Things change; that’s the way it is.
There usually isn’t much you can do about it either, except maybe adapt.
When it comes to walleye angling, there have been plenty of changes, including water that has been getting clearer and clearer.
Some of it has been good and due to more diligent efforts to clean up the environment, like restricting agricultural runoff and limiting drainage from leaching septic tanks, all of which can add to a lake’s fertility and produce more algae blooms and reduce visibility.
The bad has been the spread of invasive species like zebra mussels, which filter nutrients from water and can sterilize a system and limit the amount of forage available to plankton, which feeds minnows, immature perch, as well as young-of-the-year walleyes.
Even so, it’s the way it is, at least for now. Hopefully in the near future there will be an economical way to eradicate the zebra mussels and the other similar species that have been raising havoc with natural plankton production, water intakes, native species, etc. Until there is a fix, we will just have to adapt if we want to keep catching fish, and bottom-line, that’s what it is all about.
Humminbird professional angler Kevin McQuoid has seen his share of changes, even on his home lake, Mille Lacs Lake in East Central Minnesota.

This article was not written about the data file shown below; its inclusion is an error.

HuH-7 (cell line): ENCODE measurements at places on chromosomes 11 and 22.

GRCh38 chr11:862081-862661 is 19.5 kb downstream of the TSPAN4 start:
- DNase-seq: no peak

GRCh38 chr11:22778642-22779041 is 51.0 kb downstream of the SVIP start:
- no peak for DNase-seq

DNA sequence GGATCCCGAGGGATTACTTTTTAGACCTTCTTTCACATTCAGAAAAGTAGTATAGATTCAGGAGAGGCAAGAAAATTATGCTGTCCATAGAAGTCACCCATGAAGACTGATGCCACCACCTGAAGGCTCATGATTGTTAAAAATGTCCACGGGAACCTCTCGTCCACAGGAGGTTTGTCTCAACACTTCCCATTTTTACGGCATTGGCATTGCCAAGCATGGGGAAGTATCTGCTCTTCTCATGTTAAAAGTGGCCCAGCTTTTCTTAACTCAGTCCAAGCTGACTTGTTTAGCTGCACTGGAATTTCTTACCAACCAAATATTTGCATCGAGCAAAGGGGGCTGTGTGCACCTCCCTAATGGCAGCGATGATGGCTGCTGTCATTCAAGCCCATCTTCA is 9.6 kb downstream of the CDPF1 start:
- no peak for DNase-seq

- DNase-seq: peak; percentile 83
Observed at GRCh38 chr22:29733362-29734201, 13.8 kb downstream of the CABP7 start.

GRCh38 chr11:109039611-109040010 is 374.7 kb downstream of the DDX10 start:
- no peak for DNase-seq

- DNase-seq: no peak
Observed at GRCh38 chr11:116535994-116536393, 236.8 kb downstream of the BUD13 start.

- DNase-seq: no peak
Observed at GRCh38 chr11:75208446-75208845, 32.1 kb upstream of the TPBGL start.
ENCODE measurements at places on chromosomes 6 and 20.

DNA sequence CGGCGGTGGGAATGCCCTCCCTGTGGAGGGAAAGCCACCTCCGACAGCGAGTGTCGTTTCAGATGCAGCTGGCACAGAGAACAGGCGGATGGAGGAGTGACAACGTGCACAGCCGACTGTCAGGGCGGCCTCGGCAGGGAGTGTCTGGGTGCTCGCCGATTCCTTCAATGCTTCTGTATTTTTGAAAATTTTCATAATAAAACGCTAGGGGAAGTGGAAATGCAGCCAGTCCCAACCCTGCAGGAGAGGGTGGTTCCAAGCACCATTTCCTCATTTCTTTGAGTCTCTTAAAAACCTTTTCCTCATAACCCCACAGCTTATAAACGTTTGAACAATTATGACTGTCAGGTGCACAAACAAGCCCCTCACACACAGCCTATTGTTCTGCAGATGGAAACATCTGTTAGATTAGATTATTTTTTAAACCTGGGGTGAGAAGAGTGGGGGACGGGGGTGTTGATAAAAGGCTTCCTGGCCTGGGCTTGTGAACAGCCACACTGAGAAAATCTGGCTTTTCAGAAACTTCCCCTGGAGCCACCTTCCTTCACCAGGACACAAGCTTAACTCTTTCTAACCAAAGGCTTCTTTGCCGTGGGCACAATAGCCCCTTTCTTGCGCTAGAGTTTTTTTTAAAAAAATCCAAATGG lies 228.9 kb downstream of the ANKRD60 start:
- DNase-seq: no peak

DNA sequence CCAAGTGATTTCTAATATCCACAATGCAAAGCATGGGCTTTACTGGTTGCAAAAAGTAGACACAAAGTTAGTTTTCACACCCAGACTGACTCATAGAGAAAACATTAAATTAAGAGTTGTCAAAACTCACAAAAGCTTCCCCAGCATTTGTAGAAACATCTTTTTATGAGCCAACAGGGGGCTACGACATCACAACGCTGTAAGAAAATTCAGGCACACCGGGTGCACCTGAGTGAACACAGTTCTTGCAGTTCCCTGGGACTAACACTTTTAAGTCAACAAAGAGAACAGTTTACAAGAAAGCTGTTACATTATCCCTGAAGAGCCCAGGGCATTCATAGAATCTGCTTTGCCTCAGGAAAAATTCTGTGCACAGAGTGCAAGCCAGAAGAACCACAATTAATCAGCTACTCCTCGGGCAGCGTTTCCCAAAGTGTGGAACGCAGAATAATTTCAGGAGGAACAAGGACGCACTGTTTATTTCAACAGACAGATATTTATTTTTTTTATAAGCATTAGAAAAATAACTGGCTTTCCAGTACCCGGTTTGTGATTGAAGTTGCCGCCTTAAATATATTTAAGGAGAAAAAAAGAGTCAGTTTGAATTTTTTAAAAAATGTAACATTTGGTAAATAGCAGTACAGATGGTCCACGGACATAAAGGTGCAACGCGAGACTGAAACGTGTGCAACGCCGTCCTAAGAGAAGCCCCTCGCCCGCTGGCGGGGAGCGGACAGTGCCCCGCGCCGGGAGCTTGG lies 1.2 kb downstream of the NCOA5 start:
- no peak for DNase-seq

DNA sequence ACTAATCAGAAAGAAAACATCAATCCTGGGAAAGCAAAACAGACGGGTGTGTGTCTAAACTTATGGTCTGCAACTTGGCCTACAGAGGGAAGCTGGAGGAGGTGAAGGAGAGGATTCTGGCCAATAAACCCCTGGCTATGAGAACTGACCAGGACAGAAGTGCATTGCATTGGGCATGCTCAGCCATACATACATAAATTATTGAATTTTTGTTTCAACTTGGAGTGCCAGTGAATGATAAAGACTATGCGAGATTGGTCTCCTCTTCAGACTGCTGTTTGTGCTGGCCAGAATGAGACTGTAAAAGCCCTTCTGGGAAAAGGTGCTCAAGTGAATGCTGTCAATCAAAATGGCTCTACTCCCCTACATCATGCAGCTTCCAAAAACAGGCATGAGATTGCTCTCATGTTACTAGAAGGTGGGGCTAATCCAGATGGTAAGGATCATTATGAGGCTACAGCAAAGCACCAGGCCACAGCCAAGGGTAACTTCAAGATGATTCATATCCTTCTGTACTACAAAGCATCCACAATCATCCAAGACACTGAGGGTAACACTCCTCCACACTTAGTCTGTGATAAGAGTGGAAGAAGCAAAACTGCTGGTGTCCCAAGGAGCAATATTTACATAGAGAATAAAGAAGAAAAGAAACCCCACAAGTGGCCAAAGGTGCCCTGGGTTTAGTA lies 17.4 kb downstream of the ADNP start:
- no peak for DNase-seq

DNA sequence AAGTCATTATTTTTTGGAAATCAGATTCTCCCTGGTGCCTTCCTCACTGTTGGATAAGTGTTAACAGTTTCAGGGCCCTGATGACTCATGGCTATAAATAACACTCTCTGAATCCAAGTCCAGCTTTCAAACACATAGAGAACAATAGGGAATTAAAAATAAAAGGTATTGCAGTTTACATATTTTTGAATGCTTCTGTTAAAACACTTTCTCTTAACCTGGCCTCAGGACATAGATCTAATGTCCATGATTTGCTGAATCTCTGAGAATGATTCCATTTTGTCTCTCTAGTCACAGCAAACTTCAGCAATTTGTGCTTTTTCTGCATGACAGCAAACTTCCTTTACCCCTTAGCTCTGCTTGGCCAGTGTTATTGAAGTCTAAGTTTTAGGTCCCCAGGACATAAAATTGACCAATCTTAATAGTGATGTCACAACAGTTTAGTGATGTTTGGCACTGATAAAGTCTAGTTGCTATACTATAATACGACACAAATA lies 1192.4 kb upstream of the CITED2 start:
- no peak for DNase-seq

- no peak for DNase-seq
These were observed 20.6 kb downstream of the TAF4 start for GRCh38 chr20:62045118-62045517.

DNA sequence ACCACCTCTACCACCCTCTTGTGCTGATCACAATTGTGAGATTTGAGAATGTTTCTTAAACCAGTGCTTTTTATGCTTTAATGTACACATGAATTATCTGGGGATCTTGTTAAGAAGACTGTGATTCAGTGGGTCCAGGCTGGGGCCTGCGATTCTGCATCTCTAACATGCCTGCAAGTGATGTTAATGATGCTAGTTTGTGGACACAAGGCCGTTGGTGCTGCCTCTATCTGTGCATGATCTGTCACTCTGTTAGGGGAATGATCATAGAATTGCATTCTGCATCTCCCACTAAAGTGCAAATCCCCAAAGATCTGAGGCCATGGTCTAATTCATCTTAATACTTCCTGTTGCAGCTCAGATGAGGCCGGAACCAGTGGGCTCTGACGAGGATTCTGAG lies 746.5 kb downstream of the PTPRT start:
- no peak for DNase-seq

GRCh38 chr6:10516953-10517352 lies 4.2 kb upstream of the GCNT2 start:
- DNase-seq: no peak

McQuoid on the change: “In years past the fish would move shallow in late summer and early fall, but we haven’t had a good shallow bite in a number of years. Now the walleyes stay deep, out in the main lake basin. They can still be caught and the fishing is actually pretty darn good late in the summer and into October, it’s just that action isn’t where it used to be. Instead of slip-bobbering shallow rocky reefs in 4 to 8 feet of water with jigs and leeches, we’re trolling with crankbaits and leadcore in 30 to 35 feet of water. It’s hard to say what is the real culprit, but the water is definitely clearer now and the zebra mussels have to something to do with it. Another consideration is the proliferation of smallmouth bass, which have been increasing in number and rule the shallow water structure, which may be contributing to walleyes staying out deep late into the fall.”
The clear water effect has been in full force on the Great Lakes for years and has been cycling. Ranger professional angler Mark Courts, of Harris, has seen lakes like Erie clear up and then darken after a big zebra mussel die off.
“It seems the mussels eat themselves out of house and home until there is a big die-off,” Courts said. “After it happens the water darkens up a bit until the mussels establish themselves again. I’ve even seen piles of dead zebra mussels on Mille Lacs and may be the start of the same type of Great Lakes cycle.”
See you on the water.
Ron Anlauf is a contributing writer to the Outdoors page.